abstract = "Laughter is employed in social interaction to construct meaning, identities, and relationships. Although studies have begun to examine humour within the medical workplace, none have employed observational methods to study laughables/laughter within the learning triad of the bedside teaching encounter (BTE). This paper focuses on this gap by exploring the novel question: How do students, patients, and doctors construct and co-construct power, identity and gender through laughter within BTEs? In this paper, we focus on the disaffiliative function of laughables/laughter across BTEs. Most of the laughables presented can be construed as teases: fallibility, frustration, cynicism and/or sexual teasing; and this teasing was accompanied by a competitive rather than collaborative play frame. Teasing and laughter was employed by participants to maintain or subvert existing power asymmetries, to construct identities, for example, as individuals who are intelligent, witty and powerful, and to construct gender by performing masculinity or femininity. Further research with a larger and more diverse sample of participants (including more female doctors, male students and female patients) is now essential to explore more fully the co-construction of power, identities and gender through laughter within medical workplace learning encounters. (C) 2010 Elsevier B.V. All rights reserved.",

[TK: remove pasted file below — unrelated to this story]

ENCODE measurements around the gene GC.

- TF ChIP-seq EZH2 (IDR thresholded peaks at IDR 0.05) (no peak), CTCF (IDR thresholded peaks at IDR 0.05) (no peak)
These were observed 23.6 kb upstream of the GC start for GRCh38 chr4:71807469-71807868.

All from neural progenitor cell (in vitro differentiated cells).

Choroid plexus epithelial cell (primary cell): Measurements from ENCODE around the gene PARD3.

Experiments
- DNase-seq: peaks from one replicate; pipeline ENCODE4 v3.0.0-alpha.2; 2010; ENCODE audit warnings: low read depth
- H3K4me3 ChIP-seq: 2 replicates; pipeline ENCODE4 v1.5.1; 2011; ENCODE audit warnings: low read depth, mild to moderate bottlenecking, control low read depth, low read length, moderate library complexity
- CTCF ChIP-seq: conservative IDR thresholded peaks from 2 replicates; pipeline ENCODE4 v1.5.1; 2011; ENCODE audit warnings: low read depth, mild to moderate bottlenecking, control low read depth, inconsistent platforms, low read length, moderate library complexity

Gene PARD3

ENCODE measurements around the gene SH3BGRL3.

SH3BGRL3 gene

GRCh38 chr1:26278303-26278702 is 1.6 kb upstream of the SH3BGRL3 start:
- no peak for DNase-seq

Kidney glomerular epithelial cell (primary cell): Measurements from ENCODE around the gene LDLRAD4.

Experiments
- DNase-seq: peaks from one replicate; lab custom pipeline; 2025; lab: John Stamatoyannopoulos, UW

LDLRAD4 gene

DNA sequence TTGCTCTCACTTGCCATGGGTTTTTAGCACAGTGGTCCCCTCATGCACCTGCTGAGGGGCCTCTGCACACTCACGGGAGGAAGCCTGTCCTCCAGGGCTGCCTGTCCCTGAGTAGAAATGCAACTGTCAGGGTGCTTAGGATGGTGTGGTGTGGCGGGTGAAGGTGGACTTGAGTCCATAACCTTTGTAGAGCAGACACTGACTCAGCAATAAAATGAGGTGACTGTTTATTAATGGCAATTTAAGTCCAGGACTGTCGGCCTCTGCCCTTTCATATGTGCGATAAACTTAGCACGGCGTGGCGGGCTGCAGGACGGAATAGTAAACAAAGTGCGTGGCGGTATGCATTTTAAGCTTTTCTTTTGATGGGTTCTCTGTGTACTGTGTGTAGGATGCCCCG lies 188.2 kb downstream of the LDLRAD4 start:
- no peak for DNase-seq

keywords = "Laughter, Power, Identity, Gender, Student-doctor-patient relationship, Medical workplace learning, CYNICAL HUMOR, PERCEPTIONS, COLLEAGUES, EDUCATION, STUDENTS, DOCTORS, JOKING, TALK, CARE",
    author = "Rees, {Charlotte E.} and Monrouxe, {Lynn V.}",
    year = "2010",
    month = "12",
    doi = "10.1016/j.pragma.2010.05.004",
    language = "English",
    volume = "42",
    pages = "3384--3399",
    journal = "Journal of Pragmatics",
    issn = "0378-2166",
    publisher = "Elsevier",
    number = "12",

    }

    TY - JOUR

    T1 - "I should be lucky ha ha ha ha"

    T2 - The construction of power, identity and gender through laughter within medical workplace learning encounters

    AU - Rees, Charlotte E.

    AU - Monrouxe, Lynn V.

    PY - 2010/12

    Y1 - 2010/12